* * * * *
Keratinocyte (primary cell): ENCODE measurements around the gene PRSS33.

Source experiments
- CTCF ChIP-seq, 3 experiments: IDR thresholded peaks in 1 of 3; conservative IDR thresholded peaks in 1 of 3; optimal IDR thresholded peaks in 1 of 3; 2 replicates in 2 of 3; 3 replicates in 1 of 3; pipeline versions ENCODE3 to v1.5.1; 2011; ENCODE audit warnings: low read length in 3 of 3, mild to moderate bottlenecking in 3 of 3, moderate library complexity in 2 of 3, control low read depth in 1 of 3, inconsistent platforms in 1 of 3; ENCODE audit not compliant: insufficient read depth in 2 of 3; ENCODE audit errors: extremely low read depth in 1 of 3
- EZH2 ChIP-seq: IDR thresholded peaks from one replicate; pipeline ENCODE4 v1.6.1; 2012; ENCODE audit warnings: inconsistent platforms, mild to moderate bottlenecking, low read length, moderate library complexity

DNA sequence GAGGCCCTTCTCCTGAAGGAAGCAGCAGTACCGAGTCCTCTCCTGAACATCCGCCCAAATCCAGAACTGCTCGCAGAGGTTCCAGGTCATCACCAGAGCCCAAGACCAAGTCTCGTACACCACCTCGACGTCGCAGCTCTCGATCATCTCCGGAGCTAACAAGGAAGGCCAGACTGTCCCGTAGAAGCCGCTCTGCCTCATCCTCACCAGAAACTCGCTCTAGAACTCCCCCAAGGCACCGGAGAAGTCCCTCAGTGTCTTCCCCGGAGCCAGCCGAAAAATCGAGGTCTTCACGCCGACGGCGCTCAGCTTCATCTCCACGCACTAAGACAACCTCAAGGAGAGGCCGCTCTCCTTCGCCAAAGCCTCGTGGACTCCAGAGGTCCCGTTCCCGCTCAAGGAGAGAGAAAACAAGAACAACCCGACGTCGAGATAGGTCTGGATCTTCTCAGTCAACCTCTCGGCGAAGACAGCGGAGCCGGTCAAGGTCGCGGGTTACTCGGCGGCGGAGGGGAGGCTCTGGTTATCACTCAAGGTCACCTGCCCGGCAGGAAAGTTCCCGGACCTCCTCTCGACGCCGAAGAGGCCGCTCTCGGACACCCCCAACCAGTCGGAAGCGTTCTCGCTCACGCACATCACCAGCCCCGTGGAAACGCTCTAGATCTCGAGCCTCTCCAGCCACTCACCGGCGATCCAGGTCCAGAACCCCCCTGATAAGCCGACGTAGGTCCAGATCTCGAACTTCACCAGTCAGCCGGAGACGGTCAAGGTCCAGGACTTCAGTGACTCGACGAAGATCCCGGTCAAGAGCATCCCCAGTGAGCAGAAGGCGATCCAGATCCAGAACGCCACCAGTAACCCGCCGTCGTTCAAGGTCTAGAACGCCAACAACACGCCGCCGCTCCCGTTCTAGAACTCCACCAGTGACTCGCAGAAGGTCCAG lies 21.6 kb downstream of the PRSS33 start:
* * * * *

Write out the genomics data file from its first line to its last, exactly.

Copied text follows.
Keratinocyte (primary cell): ENCODE measurements around the gene PRSS33.

Source experiments
- CTCF ChIP-seq, 3 experiments: IDR thresholded peaks in 1 of 3; conservative IDR thresholded peaks in 1 of 3; optimal IDR thresholded peaks in 1 of 3; 2 replicates in 2 of 3; 3 replicates in 1 of 3; pipeline versions ENCODE3 to v1.5.1; 2011; ENCODE audit warnings: low read length in 3 of 3, mild to moderate bottlenecking in 3 of 3, moderate library complexity in 2 of 3, control low read depth in 1 of 3, inconsistent platforms in 1 of 3; ENCODE audit not compliant: insufficient read depth in 2 of 3; ENCODE audit errors: extremely low read depth in 1 of 3
- EZH2 ChIP-seq: IDR thresholded peaks from one replicate; pipeline ENCODE4 v1.6.1; 2012; ENCODE audit warnings: inconsistent platforms, mild to moderate bottlenecking, low read length, moderate library complexity

DNA sequence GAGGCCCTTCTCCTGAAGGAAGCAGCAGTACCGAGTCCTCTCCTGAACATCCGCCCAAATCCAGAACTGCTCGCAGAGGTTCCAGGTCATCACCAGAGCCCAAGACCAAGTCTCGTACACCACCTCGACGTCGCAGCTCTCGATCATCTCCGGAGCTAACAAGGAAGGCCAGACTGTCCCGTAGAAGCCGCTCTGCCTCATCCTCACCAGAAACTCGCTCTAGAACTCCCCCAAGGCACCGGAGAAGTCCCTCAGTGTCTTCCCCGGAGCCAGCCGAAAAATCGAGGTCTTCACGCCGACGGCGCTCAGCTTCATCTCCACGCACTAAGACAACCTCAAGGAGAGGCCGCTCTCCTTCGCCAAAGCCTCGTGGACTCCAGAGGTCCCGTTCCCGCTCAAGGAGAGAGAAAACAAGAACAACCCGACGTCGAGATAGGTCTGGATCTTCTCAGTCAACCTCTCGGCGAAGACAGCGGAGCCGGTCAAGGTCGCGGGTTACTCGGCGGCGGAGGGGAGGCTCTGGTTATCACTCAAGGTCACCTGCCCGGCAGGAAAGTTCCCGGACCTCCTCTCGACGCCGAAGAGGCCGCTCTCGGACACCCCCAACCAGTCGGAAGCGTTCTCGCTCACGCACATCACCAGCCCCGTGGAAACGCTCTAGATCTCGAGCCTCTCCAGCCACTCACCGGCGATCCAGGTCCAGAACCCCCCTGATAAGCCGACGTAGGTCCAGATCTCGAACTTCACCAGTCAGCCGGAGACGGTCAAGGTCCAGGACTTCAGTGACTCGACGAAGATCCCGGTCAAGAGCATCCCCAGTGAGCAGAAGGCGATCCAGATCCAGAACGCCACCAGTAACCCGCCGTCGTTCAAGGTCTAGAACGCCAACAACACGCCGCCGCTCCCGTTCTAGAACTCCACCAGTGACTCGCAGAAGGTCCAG lies 21.6 kb downstream of the PRSS33 start: